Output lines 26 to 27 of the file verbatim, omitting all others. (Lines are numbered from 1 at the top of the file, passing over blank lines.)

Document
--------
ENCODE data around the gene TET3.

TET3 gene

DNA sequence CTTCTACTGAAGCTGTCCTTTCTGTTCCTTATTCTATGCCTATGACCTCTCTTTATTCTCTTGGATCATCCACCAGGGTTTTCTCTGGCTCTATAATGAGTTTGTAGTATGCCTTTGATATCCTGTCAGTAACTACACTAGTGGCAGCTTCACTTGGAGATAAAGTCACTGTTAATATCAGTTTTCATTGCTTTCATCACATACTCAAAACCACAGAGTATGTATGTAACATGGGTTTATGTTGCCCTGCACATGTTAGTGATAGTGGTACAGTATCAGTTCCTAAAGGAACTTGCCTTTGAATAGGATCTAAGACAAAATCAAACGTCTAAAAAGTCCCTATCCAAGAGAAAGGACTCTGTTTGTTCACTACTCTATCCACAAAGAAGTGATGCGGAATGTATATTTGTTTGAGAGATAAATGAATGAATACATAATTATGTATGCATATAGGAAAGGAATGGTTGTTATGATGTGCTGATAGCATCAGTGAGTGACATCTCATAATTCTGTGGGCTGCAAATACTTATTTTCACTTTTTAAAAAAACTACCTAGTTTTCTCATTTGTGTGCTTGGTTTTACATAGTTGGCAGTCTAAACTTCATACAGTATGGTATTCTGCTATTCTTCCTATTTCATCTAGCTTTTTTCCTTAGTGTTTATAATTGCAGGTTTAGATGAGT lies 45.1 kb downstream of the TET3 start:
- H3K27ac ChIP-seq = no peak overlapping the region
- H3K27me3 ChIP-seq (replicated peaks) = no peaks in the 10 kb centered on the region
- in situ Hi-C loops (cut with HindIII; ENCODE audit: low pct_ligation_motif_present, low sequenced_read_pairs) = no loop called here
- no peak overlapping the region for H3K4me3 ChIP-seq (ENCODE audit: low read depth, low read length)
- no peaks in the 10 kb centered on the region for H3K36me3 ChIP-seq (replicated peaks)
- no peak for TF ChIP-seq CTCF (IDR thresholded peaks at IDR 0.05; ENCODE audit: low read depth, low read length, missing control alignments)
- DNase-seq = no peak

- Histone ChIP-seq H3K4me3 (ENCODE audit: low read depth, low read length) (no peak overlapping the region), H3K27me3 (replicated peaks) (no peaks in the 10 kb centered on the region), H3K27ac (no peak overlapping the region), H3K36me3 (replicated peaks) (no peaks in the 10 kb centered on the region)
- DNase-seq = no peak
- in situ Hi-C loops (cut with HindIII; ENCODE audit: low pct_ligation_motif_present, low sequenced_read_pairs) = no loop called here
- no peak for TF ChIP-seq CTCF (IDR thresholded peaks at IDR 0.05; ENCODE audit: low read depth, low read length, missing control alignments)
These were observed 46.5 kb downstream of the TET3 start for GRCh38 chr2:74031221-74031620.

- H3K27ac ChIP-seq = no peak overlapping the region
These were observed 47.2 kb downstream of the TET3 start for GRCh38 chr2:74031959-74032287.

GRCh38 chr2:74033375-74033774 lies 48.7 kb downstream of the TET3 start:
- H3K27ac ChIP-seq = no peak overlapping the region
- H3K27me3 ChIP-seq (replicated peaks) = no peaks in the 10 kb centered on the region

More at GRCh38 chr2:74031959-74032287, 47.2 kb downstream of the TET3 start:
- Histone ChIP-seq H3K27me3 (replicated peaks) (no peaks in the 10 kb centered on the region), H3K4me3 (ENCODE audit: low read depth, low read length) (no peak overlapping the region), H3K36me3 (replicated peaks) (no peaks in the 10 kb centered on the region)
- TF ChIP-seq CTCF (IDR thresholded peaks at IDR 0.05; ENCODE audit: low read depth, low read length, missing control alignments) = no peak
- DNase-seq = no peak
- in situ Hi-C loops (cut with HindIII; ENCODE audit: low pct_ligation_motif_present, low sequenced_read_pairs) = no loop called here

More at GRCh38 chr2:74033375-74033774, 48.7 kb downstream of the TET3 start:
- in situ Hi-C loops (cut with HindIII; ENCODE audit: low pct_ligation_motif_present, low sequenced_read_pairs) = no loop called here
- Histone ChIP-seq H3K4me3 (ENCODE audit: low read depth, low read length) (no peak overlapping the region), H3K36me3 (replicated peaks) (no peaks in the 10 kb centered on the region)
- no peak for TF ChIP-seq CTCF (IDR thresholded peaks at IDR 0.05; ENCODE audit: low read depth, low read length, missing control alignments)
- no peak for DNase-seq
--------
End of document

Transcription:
More at GRCh38 chr2:74033375-74033774, 48.7 kb downstream of the TET3 start:
- in situ Hi-C loops (cut with HindIII; ENCODE audit: low pct_ligation_motif_present, low sequenced_read_pairs) = no loop called here